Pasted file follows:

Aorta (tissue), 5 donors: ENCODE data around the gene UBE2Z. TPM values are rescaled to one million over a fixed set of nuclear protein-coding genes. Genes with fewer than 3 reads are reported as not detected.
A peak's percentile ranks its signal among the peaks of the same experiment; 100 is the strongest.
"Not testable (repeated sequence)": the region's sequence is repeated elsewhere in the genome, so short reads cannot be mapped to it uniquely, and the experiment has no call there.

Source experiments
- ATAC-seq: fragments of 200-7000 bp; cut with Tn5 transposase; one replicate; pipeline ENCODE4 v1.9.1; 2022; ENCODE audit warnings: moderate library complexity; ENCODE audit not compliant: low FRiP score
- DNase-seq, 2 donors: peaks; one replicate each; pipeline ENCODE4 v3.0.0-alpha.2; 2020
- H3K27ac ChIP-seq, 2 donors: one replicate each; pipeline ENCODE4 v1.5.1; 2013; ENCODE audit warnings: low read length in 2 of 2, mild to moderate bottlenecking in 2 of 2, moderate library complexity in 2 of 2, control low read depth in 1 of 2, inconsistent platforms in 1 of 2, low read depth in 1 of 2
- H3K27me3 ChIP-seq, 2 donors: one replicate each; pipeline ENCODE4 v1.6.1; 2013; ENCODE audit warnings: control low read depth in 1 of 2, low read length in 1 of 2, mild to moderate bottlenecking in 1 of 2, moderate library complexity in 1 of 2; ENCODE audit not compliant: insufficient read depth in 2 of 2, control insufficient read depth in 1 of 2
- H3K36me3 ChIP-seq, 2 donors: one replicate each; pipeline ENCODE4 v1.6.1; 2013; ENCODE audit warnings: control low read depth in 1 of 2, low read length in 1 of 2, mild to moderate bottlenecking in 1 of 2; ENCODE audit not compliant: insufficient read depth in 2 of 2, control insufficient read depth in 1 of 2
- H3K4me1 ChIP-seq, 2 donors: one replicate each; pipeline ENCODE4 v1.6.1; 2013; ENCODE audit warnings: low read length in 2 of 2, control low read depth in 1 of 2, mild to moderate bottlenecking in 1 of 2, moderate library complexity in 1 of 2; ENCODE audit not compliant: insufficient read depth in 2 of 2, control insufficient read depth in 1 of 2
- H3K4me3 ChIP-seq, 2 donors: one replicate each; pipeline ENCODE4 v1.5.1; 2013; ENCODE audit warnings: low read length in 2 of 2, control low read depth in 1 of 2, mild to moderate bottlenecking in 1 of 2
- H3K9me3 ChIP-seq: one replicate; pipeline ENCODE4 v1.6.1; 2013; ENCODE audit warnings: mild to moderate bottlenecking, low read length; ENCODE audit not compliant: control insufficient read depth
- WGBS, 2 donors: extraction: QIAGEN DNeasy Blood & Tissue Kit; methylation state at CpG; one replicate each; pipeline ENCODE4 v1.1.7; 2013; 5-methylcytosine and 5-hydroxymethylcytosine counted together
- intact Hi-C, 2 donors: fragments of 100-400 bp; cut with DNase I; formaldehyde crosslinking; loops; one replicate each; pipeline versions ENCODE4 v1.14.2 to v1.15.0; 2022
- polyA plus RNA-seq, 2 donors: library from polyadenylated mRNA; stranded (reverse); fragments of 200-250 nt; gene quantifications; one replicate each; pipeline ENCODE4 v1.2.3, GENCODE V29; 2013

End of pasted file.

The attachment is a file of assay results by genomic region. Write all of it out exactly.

Aorta (tissue), 5 donors: ENCODE data around the gene UBE2Z. TPM values are rescaled to one million over a fixed set of nuclear protein-coding genes. Genes with fewer than 3 reads are reported as not detected.
A peak's percentile ranks its signal among the peaks of the same experiment; 100 is the strongest.
"Not testable (repeated sequence)": the region's sequence is repeated elsewhere in the genome, so short reads cannot be mapped to it uniquely, and the experiment has no call there.

Source experiments
- ATAC-seq: fragments of 200-7000 bp; cut with Tn5 transposase; one replicate; pipeline ENCODE4 v1.9.1; 2022; ENCODE audit warnings: moderate library complexity; ENCODE audit not compliant: low FRiP score
- DNase-seq, 2 donors: peaks; one replicate each; pipeline ENCODE4 v3.0.0-alpha.2; 2020
- H3K27ac ChIP-seq, 2 donors: one replicate each; pipeline ENCODE4 v1.5.1; 2013; ENCODE audit warnings: low read length in 2 of 2, mild to moderate bottlenecking in 2 of 2, moderate library complexity in 2 of 2, control low read depth in 1 of 2, inconsistent platforms in 1 of 2, low read depth in 1 of 2
- H3K27me3 ChIP-seq, 2 donors: one replicate each; pipeline ENCODE4 v1.6.1; 2013; ENCODE audit warnings: control low read depth in 1 of 2, low read length in 1 of 2, mild to moderate bottlenecking in 1 of 2, moderate library complexity in 1 of 2; ENCODE audit not compliant: insufficient read depth in 2 of 2, control insufficient read depth in 1 of 2
- H3K36me3 ChIP-seq, 2 donors: one replicate each; pipeline ENCODE4 v1.6.1; 2013; ENCODE audit warnings: control low read depth in 1 of 2, low read length in 1 of 2, mild to moderate bottlenecking in 1 of 2; ENCODE audit not compliant: insufficient read depth in 2 of 2, control insufficient read depth in 1 of 2
- H3K4me1 ChIP-seq, 2 donors: one replicate each; pipeline ENCODE4 v1.6.1; 2013; ENCODE audit warnings: low read length in 2 of 2, control low read depth in 1 of 2, mild to moderate bottlenecking in 1 of 2, moderate library complexity in 1 of 2; ENCODE audit not compliant: insufficient read depth in 2 of 2, control insufficient read depth in 1 of 2
- H3K4me3 ChIP-seq, 2 donors: one replicate each; pipeline ENCODE4 v1.5.1; 2013; ENCODE audit warnings: low read length in 2 of 2, control low read depth in 1 of 2, mild to moderate bottlenecking in 1 of 2
- H3K9me3 ChIP-seq: one replicate; pipeline ENCODE4 v1.6.1; 2013; ENCODE audit warnings: mild to moderate bottlenecking, low read length; ENCODE audit not compliant: control insufficient read depth
- WGBS, 2 donors: extraction: QIAGEN DNeasy Blood & Tissue Kit; methylation state at CpG; one replicate each; pipeline ENCODE4 v1.1.7; 2013; 5-methylcytosine and 5-hydroxymethylcytosine counted together
- intact Hi-C, 2 donors: fragments of 100-400 bp; cut with DNase I; formaldehyde crosslinking; loops; one replicate each; pipeline versions ENCODE4 v1.14.2 to v1.15.0; 2022
- polyA plus RNA-seq, 2 donors: library from polyadenylated mRNA; stranded (reverse); fragments of 200-250 nt; gene quantifications; one replicate each; pipeline ENCODE4 v1.2.3, GENCODE V29; 2013